Véronique Gens, long an opera star famed for her Gluck and Mozart roles, also performs worldwide as a recitalist with Susan Manoff in French song. Their album Néère won a Gramophone Award in 2016 and their debut at the Oxford Lieder Festival brought a selection of the same repertoire. The Festival theme this year is “The Grand Tour” so tonight we could visit France and leave out the Lieder.

Véronique Gens © Franck Juery
Véronique Gens
© Franck Juery

There were some intriguing cross-references in the programming. We heard two "Mignon" songs – French versions of Goethe’s lieder Kennst du das Land? – neither of which resembled the settings by Schubert, Schumann or Wolf – and two "lilac" poems by Chausson. But in this large repertoire, often based on the greatest 19th-century French poets, such connections are innumerable. Gounod and Massenet, whom we think of as mainly opera composers, each wrote over 200 mélodies. Gounod has been claimed as the father of French song, and it was with him that we began.

There are rare occasions when you know from the first phrase that it could be a special night. Gens’ soprano, familiar as Alceste or Elvira across the orchestra pit, sounds ideal also for the recital room – in this case, a converted church. It is a beautiful sound, of course, but there is also a confiding manner, born of the mélodie style in which we could almost be hearing speech. This arises sometimes from the way vocal phrases relate freely to the piano part, but also from Gens’ diction and regard for the text, and Manoff’s obvious empathy. Even in a forte climax, clarity and control in voice and piano were retained. In Gounod’s Le Soir and Mignon there was a hint of spinto power - yet kept in scale for the mélodie. St John’s acoustic has just enough reverberation to impart bloom but not obscure detail. Gens, however, cannot have spent many evenings in an English provincial church in late October, as she was rubbing her bare arms towards the end of the first half.

The duo certainly generated warmth by musical means as the first half progressed. In Gounod’s Viens, les gazons sont vert ("Come, the lawns are green") the lines "Suis-moi, vive et gentille! Pieds nus, viens!" ("Follow me, quickly and sweetly! Barefoot, come!") were delivered with breathless ardour through expert breath control in a hairpin dynamic: there seems to be no vocal colour or technical aspect of this art that Gens does not possess. In Chausson’s La chanson bien douce we are told of that "sweetest song": "Elle est discrète, elle est légère, un frisson d’eau sur de la mousse" ("It is discreet, it is delicate, a shiver of water on moss") which also describes Gens’ silvery sound and whispered intimacy at that moment. The same composer’s Le temps des lilas produced a shattering climax at "Notre fleur d’amour est si bien fanée" ("Our flower of love has so much faded"), followed by a sorrowing fade-out in the final verse. Inexpressible sadness sadly expressed, not least by Manoff, whose affinity with singer and repertoire seemed complete.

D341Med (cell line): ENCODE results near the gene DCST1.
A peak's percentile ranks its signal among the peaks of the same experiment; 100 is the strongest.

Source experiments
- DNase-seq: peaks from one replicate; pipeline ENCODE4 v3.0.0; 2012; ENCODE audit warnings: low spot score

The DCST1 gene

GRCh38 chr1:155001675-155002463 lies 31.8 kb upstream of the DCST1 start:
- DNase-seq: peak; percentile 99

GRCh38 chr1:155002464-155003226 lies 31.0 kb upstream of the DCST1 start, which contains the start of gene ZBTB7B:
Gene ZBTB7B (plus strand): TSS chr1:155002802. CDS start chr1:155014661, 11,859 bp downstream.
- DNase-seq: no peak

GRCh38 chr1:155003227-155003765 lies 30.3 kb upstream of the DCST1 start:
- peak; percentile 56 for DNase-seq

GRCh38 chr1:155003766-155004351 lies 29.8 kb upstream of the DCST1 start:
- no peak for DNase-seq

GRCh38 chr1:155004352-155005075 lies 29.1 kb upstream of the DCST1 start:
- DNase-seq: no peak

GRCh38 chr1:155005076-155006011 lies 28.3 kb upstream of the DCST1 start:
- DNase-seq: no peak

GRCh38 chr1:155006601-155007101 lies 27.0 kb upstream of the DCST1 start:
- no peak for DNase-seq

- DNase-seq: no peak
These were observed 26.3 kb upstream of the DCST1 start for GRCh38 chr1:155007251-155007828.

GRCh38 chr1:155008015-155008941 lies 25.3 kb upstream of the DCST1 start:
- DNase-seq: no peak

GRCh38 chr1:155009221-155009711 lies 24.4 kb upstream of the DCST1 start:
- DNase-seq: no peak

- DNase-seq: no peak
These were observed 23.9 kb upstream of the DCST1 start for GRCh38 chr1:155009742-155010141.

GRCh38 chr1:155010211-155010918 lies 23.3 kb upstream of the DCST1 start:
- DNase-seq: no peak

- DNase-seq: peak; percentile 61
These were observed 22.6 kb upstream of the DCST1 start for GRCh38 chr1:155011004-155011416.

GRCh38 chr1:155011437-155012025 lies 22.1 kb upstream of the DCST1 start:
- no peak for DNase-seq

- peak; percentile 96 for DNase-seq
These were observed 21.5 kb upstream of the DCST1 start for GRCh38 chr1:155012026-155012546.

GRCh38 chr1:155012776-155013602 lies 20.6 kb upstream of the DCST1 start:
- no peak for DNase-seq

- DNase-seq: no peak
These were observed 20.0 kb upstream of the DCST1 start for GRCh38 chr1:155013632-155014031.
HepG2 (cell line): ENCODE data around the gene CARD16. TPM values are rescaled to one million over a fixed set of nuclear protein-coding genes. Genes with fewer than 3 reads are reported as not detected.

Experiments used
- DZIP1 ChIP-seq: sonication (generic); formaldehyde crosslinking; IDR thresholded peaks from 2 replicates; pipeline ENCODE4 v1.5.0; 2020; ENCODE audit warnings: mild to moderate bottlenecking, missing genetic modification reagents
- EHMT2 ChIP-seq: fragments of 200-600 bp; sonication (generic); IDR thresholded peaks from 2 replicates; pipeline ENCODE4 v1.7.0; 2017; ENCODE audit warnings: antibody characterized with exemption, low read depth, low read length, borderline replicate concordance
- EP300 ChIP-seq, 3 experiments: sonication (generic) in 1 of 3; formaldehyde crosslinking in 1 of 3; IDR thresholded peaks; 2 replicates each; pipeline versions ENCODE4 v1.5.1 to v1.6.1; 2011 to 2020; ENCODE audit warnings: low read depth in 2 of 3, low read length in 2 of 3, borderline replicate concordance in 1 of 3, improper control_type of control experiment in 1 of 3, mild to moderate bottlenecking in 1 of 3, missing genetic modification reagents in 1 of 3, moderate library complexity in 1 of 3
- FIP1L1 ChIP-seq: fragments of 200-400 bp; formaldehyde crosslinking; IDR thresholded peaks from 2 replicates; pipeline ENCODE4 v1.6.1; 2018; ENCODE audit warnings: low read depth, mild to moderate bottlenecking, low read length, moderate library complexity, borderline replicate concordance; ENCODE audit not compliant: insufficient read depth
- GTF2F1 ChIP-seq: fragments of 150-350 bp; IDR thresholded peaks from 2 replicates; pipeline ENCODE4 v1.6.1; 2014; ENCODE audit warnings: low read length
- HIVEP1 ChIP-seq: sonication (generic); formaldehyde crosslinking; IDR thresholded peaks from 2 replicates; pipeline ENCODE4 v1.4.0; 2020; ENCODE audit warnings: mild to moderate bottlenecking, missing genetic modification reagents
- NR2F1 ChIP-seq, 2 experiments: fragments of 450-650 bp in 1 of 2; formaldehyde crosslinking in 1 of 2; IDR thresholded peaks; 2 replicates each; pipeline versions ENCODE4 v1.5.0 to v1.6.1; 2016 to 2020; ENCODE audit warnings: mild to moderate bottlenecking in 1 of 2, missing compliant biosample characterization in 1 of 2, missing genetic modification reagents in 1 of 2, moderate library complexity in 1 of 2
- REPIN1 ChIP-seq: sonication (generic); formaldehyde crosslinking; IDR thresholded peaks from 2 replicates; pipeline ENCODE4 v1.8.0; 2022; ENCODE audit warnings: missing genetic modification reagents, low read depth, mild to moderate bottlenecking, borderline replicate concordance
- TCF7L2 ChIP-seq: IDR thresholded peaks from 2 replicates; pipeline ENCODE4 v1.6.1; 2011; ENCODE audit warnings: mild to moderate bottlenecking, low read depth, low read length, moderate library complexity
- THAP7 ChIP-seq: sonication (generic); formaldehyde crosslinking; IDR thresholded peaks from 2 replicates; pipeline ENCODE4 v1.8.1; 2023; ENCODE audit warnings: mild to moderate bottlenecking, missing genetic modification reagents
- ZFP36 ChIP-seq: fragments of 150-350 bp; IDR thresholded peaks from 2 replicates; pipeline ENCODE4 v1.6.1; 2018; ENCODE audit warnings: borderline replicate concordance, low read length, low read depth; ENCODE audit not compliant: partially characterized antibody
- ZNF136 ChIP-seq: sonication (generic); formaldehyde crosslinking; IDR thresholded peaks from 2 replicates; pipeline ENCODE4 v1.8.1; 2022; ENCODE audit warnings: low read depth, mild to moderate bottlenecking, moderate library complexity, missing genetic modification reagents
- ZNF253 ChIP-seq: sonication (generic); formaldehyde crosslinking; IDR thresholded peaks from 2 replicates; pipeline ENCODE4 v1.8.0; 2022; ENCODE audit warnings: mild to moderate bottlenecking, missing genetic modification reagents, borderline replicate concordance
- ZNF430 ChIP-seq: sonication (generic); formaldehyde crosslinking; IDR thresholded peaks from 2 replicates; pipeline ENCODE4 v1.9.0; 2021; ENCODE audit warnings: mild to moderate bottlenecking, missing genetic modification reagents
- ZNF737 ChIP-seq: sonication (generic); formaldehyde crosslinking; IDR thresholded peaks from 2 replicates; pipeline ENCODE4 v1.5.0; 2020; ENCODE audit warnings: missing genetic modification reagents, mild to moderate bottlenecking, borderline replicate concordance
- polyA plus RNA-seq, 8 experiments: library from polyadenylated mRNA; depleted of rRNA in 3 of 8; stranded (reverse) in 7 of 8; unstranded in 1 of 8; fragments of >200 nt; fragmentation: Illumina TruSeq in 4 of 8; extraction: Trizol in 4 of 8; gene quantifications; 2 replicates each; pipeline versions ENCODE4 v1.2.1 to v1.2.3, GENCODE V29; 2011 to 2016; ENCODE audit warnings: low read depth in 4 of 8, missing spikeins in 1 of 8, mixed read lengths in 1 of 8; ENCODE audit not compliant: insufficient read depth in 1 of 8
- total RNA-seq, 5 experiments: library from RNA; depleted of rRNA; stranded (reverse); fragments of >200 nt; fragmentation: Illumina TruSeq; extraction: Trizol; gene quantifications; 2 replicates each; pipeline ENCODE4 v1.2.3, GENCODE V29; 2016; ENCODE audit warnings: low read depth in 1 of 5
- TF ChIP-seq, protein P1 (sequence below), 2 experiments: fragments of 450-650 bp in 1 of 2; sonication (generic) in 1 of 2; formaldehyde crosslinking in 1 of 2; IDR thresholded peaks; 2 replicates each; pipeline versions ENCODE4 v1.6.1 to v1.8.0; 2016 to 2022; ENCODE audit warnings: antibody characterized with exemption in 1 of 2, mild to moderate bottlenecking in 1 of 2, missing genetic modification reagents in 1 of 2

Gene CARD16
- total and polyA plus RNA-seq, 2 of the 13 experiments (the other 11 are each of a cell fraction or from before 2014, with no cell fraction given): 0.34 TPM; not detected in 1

In the second half, Duparc and Hahn maintained the enchantment, producing one polished jewel after another, from Duparc’s glorious L’invitation au voyage and La vie antérieure (an especially poetic postlude from Manoff), to those Hahn settings of Leconte de Lisle where Montmartre seemingly borders Attica (Néère, Lydé, Pholoé, Phyllis). Here was singing and playing to live long in the memory. The final group came from Offenbach, whose composing skill led him to be nicknamed (surely ironically) the Mozart of the Champs-Élysées. An odd choice perhaps, since they suffer from comparison to every song we had heard, and to the best Offenbach.

But Gens has said: “French songs have this kind of subtle, soft melancholy which is peculiar to the genre. At the same time, it's music that speaks to everyone… I think we shouldn't just sing French vocal music, we should have fun with it.” And have fun with Offenbach she did, drawing on her stage experience and comically acting, as well as singing, these fables of La Fontaine. It was still a surprise that this great singer, whose art often has an appealing hauteur, had this too in her range. It was just right for Offenbach’s ditties, which after an evening of deeply satisfied sighs from the audience, produced some laughter.

Madame Gens introduced their encore in English: “A French song recital without Fauré, it is impossible, no?” and that master’s Les Roses d’Ispahan, Op39 no.4, another setting of Leconte de Lisle, made an idyllic close. Then we donned our cloaks, and strolled to our carriages waiting on the gas-lit boulevard in the Parisian night. Ah no - it was still Oxford in 2018 – yet while these incomparable performances still rang in our ears, the belle époque held us in thrall.

*****